Another Delusional Moment

Men are children. They must be pardoned for everything,
except malice.


A litany of ills affecting the markets commands our attention:

For the third time in less than fifteen years, investors are behaving in a fashion that historically has produced miniscule, temporary upside payoffs, followed by catastrophic endings. Of course, they do not believe it. Otherwise they would be sitting in cash.

They are definitely not in cash. In February, individual investor money market assets as a percentage of total U.S. stock market capitalization was 2.8%, an all time low. In 1982, before the Dow Jones Industrial Average went up sixteen thousand points, the figure was 17% (source:

Stock market gambling is in vogue again-day trading has come back strong. From October through January E*TRADE and TD Ameritrade have reported trading increases of 25%. This is a late-in-the-trend phenomenon, self-killing because it is really day buying, which has a limited life. A 63-year old retiree says she traded in and out of stocks about 40 times this year. “I think stocks are the only piece of the American dream that’s still working,” she said. Good luck, ma’am.

Most indicative of the end of the line for the market mania is the sudden “flight to risk” in the form of heavy buying of exotic “Frontier” markets like Chad, Bangladesh, Bulgaria and Ukraine (!). Bad bets, all of them-last to skyrocket, first to crash, for certain.

As is typical at tops, economists are unanimously optimistic, blithely ignoring the danger signals: When Christmas sales got off to a rocky start last year, retailers panicked and went into “full battle mode” to unload merchandise. In January and February, various retail sales measures crossed into negative territory for first time since 2009. (Elliott Wave Financial Forecast, 3/7/2014).

Auto sales declined in four out of the last five months. The major auto manufactures started February with more than a hundred days supply of unsold vehicles, the most since February 2009 (EWFF, 3/7/2014).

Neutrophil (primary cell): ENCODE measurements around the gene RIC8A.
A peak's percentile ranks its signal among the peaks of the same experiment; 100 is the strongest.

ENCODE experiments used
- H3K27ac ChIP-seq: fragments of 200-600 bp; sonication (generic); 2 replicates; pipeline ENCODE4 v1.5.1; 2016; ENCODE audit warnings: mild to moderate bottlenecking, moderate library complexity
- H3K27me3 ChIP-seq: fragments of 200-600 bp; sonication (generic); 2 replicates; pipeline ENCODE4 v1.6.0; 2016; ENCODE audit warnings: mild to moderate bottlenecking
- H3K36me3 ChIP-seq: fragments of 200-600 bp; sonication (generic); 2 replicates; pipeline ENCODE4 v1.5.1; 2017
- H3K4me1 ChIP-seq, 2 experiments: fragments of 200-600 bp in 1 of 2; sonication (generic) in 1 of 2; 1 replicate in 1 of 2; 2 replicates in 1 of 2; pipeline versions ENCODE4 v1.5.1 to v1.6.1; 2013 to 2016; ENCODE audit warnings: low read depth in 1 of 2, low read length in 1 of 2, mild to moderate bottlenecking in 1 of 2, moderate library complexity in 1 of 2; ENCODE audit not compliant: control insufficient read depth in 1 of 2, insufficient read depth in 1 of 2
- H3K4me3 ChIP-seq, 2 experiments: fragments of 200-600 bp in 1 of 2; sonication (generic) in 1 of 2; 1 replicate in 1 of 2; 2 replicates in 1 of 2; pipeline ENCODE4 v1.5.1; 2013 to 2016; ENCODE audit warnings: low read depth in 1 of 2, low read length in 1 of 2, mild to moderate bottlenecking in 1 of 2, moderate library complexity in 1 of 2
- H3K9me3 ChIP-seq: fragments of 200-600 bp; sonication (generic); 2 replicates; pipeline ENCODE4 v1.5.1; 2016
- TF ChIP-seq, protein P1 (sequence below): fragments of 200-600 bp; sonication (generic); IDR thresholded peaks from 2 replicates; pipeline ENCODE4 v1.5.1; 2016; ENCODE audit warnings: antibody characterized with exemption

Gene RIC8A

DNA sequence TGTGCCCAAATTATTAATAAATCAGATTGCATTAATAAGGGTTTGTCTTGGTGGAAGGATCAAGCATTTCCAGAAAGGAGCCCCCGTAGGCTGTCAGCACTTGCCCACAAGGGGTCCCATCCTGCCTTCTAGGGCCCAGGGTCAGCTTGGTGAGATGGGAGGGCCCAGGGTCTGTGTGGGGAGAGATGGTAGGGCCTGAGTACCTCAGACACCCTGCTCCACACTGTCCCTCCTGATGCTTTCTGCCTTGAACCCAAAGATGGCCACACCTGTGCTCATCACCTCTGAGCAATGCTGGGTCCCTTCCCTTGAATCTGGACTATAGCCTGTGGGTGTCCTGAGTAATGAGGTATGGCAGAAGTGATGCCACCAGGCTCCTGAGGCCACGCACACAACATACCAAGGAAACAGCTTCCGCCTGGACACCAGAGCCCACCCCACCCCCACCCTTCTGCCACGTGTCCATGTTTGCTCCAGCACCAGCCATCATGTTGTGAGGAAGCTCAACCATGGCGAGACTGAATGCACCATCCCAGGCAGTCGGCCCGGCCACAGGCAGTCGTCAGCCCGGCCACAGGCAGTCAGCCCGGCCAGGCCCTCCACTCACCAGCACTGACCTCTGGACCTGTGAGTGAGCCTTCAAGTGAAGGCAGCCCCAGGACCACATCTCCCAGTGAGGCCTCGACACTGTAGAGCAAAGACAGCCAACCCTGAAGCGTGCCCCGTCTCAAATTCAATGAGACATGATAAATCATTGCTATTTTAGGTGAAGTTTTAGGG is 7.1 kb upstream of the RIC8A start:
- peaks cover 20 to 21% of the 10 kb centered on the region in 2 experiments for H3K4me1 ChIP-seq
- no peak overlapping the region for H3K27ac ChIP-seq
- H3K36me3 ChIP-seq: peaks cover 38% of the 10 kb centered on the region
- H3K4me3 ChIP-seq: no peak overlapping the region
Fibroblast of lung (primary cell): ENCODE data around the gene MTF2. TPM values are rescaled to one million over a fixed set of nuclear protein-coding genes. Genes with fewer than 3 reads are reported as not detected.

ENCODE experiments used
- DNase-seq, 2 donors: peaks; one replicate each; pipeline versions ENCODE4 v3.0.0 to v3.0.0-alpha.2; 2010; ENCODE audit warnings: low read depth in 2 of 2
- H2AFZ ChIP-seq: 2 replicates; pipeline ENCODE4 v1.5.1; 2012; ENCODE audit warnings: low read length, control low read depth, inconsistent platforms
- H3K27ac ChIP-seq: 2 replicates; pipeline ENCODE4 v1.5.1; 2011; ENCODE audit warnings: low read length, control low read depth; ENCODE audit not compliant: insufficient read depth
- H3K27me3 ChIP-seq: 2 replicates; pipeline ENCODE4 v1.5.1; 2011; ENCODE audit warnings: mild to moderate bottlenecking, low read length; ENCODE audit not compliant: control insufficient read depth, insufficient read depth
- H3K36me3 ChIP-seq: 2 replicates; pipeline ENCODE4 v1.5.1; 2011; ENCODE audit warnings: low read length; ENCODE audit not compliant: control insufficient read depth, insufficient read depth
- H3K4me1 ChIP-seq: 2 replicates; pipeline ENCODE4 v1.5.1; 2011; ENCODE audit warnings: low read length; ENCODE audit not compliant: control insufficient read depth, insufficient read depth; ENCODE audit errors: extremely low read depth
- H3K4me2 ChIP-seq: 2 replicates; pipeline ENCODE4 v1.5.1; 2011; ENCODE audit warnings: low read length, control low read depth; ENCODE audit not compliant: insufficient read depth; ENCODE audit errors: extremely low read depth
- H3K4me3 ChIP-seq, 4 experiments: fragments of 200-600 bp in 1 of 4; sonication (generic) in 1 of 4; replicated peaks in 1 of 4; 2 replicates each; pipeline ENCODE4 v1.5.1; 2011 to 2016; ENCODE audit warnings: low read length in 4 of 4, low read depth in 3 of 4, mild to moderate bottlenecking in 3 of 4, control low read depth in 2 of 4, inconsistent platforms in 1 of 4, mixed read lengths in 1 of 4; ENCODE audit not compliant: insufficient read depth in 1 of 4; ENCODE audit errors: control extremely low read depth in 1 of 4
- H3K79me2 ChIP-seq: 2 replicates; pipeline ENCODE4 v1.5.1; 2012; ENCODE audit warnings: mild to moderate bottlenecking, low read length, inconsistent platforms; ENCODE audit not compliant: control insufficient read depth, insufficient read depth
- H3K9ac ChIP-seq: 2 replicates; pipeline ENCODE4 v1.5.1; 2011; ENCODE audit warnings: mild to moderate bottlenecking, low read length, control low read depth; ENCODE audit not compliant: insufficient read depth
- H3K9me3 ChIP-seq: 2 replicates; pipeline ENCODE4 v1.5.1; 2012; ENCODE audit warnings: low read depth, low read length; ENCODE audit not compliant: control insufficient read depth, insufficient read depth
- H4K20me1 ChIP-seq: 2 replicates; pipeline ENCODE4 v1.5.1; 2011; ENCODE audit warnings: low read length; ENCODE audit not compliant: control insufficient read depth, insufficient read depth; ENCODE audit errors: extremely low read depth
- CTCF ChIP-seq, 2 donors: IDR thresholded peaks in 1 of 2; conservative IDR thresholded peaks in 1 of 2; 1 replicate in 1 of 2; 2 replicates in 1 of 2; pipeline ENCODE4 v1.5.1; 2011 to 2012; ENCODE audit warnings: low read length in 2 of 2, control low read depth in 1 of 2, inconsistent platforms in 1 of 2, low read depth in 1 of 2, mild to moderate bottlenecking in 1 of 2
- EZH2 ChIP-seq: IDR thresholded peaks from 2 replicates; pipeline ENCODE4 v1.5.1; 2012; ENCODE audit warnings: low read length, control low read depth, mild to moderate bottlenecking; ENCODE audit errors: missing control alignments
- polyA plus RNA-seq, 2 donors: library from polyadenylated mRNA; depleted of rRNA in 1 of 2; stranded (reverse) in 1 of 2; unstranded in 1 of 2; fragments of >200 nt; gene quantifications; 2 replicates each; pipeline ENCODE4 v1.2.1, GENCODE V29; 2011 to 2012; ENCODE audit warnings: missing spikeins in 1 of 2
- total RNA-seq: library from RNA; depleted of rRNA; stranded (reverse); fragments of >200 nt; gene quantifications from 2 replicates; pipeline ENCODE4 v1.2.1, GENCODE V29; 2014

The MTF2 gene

The employment situation is worsening. The market popped a bit last Friday when the Employment Situation Report was headlined “175,000 jobs added.” Most of the gains faded as traders took a closer look: per the Household Survey, employment was +42,000 and unemployment was +223,000. Mish did his usual thorough job of parsing the report:

“Were it not for people dropping out of the labor force, the unemployment rate would be well over 9%.”

At market tops, popularity is the kiss of death: At it’s all time peak in December 1999, Microsoft was the most widely held stock in America. It was already losing ground as the market topped in March 2000. After a 70% drop in 2000, the stock had one sharp rally, a dead cat bounce, and it’s been a dog of a stock ever since:


MSFT last

So, in the here-we-go-again department, MSNBC reported in November 2013 that Apple was the most widely held stock in 401k accounts. APPL peaked the year prior and sold off 45% in a matter of months. It now badly lags the broad market, and may have completed it’s own dead cat bounce:

Apple last

Will it be a coincidence if Apple and the broad market behave abysmally for some time to come? Hardly. Wasn’t it Mark Twain that said, history doesn’t repeat, but it does rhyme? The names may change but mass behavior is constant. The most popular stocks always crash ahead of a broad market decline. This time should not be different.

If I could think of any way this would not end badly, I’d say it. I can’t.



No one should consider any part of this presentation as a recommendation to buy or sell any securities whatsoever.

This entry was posted in On Markets, Socionomics. Bookmark the permalink.